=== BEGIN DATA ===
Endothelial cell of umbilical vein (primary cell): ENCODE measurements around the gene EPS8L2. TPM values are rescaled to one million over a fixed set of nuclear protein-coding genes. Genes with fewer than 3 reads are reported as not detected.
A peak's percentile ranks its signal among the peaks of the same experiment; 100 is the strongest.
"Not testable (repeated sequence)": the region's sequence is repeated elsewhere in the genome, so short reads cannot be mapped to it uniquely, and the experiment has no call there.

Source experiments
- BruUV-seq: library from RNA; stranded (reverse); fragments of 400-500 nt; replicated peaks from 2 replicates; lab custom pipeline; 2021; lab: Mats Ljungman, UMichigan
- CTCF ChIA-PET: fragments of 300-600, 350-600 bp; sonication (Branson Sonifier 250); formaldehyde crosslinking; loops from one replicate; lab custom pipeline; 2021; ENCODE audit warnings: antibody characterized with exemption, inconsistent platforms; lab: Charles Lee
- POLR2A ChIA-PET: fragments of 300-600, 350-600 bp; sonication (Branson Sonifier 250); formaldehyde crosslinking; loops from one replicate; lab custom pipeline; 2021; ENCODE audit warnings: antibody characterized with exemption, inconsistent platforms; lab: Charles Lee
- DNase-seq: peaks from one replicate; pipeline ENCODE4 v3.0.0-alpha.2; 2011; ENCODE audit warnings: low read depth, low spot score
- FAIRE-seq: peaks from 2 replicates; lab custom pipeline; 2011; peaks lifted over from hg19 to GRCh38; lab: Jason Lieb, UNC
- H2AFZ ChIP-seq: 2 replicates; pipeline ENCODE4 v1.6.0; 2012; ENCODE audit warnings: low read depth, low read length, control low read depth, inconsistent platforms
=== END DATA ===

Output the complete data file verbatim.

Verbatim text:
Endothelial cell of umbilical vein (primary cell): ENCODE measurements around the gene EPS8L2. TPM values are rescaled to one million over a fixed set of nuclear protein-coding genes. Genes with fewer than 3 reads are reported as not detected.
A peak's percentile ranks its signal among the peaks of the same experiment; 100 is the strongest.
"Not testable (repeated sequence)": the region's sequence is repeated elsewhere in the genome, so short reads cannot be mapped to it uniquely, and the experiment has no call there.

Source experiments
- BruUV-seq: library from RNA; stranded (reverse); fragments of 400-500 nt; replicated peaks from 2 replicates; lab custom pipeline; 2021; lab: Mats Ljungman, UMichigan
- CTCF ChIA-PET: fragments of 300-600, 350-600 bp; sonication (Branson Sonifier 250); formaldehyde crosslinking; loops from one replicate; lab custom pipeline; 2021; ENCODE audit warnings: antibody characterized with exemption, inconsistent platforms; lab: Charles Lee
- POLR2A ChIA-PET: fragments of 300-600, 350-600 bp; sonication (Branson Sonifier 250); formaldehyde crosslinking; loops from one replicate; lab custom pipeline; 2021; ENCODE audit warnings: antibody characterized with exemption, inconsistent platforms; lab: Charles Lee
- DNase-seq: peaks from one replicate; pipeline ENCODE4 v3.0.0-alpha.2; 2011; ENCODE audit warnings: low read depth, low spot score
- FAIRE-seq: peaks from 2 replicates; lab custom pipeline; 2011; peaks lifted over from hg19 to GRCh38; lab: Jason Lieb, UNC
- H2AFZ ChIP-seq: 2 replicates; pipeline ENCODE4 v1.6.0; 2012; ENCODE audit warnings: low read depth, low read length, control low read depth, inconsistent platforms